Larry D. Jones, 48, is known for his dependability -- and that characteristic made a Cary police officer suspicious a few minutes after 6 a.m.
Officer Shelly Cummings pulled into the convenience store to remove some litter from her patrol car, and noticed that Jones, a store co-owner who has worked at the store for 10 years, was not around even though the store was unlocked. Acquainted with his routine, Cummings let headquarters know she was investigating further.
There was no one in the store's office, and there were indications of a possible robbery. An undisclosed amount of cash is also gone, and there was no store videotape, possibly indicating that Jones encountered trouble before he was able to begin his normal morning routine.
Jones' vehicle, a 1992 blue and silver Chevrolet Blazer is missing. The car has a North Carolina's license tag: HYA 2627.
Anyone who sees this vehicle is asked to call 460-4636 or 469-4017. Motorists with cellular phones are asked to call *HP for the Highway Patrol, or *CP for the Cary Police Department.
Law enforcement in Tennessee, South Carolina and Virginia have joined in the search for Jones.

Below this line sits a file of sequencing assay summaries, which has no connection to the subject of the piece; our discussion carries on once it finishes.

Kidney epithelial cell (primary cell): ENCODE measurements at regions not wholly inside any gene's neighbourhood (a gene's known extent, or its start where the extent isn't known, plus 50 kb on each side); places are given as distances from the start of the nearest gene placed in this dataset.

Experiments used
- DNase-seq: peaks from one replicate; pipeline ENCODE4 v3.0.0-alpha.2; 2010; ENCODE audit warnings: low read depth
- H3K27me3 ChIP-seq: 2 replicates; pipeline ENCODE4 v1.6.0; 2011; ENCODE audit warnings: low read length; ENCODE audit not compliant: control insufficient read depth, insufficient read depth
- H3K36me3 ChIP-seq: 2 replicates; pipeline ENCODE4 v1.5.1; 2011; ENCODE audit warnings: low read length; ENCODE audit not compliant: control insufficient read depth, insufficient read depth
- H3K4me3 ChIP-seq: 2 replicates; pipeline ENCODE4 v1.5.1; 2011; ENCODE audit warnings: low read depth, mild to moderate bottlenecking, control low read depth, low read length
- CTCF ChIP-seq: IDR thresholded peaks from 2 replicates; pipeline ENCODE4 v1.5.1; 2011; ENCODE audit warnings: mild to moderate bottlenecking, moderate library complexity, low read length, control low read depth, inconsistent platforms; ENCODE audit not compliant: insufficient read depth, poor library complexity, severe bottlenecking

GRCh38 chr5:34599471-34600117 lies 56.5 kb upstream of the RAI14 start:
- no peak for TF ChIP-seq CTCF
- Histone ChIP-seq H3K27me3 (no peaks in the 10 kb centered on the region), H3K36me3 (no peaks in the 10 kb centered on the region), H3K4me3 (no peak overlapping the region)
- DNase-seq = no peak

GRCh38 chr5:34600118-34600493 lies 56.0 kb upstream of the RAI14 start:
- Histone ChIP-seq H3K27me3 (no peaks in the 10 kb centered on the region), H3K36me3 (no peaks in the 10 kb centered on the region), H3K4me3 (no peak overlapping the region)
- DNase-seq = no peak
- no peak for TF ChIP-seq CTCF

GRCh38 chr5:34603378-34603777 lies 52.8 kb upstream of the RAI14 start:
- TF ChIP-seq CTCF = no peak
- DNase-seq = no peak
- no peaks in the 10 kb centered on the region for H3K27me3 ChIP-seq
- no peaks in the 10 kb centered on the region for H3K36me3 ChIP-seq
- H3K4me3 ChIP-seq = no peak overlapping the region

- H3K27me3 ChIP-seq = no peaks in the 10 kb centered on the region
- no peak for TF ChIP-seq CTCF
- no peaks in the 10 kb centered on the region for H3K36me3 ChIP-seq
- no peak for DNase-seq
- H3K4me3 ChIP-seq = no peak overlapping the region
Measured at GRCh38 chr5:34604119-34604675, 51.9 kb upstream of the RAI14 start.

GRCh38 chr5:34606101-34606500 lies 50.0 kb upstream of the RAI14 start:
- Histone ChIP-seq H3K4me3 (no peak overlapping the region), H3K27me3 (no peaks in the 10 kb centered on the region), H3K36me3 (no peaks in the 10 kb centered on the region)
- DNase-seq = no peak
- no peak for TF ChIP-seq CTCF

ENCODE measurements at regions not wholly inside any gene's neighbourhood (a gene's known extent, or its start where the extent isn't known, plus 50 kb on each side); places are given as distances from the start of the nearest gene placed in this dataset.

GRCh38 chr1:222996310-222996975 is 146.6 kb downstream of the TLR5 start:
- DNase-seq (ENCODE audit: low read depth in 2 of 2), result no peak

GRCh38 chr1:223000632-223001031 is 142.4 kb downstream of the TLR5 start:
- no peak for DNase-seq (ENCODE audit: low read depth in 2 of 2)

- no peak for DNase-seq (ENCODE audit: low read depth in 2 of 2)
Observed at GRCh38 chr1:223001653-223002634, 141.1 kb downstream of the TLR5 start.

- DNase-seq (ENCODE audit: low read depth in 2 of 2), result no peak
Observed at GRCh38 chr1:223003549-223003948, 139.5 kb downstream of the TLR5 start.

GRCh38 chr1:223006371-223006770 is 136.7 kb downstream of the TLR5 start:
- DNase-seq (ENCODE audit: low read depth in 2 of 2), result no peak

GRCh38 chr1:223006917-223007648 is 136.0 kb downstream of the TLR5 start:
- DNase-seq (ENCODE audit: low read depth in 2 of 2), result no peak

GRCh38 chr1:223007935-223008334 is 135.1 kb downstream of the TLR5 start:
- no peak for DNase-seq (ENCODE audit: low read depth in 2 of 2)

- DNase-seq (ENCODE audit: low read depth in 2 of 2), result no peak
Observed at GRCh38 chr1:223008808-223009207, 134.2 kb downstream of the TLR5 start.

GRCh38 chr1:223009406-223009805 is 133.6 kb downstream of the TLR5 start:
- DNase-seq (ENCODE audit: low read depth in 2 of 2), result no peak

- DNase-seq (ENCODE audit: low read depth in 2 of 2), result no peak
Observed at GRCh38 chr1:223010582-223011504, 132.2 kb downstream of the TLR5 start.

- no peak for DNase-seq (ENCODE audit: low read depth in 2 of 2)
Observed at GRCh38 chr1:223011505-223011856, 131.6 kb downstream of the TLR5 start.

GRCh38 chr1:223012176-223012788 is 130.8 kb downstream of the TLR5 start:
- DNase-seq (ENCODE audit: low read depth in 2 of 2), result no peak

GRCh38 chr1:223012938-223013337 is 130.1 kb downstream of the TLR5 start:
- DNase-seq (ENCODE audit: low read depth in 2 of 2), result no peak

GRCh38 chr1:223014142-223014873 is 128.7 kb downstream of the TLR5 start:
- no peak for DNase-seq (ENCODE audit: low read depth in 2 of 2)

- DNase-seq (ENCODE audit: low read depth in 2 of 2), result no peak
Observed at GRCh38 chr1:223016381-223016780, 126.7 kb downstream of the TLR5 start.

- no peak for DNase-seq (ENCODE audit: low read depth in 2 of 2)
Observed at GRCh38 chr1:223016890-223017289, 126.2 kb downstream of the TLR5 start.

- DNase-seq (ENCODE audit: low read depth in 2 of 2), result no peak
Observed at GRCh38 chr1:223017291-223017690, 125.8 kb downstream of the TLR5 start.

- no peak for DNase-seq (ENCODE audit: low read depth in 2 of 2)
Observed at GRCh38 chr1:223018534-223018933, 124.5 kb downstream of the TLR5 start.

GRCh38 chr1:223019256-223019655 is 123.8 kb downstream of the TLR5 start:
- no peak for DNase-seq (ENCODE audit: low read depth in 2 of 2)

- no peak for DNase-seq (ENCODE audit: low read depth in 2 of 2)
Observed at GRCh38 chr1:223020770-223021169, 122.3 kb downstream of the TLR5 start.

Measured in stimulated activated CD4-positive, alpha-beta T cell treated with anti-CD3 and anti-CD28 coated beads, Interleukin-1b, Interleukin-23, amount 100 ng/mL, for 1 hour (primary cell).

Cary police also are looking for any similarities between the Jones case and three other burglaries that have occurred within several blocks of the convenience store late Sunday night and early Monday morning. D'Nardys restaurant, 1259 Kildaire Farm Road, Lynn's Hallmark, 1335 Kildaire Farm Road, and Mailboxes Etc., 1381 Kildaire Farm Road, all were broken into. Money was taken from D'Nardys and Mailboxes Etc.
"We're investigating any connection based simply on the proximity of incidents," said Cary Lt. Steve Lee. "We are making every effort to find Mr. Jones and solve these cases as quickly as possible.
Several investigative divisions are involved in the search for Jones, and an air search by helicopter is also under way. A statewide broadcast has been made to law enforcement about Jones and the missing Blazer.
Jones, who employs several clerks who work other shifts, always took the early shift to open the store. His wife confirmed that he left home, as usual, to get to the store by 5 a.m. or so to prepare for opening.
The manager of the Quick10 store situated next to Parkway Convenience, says the occurrence is both "scary" and "too close to home."
"We'll be doing some things differently as a result of this," he said.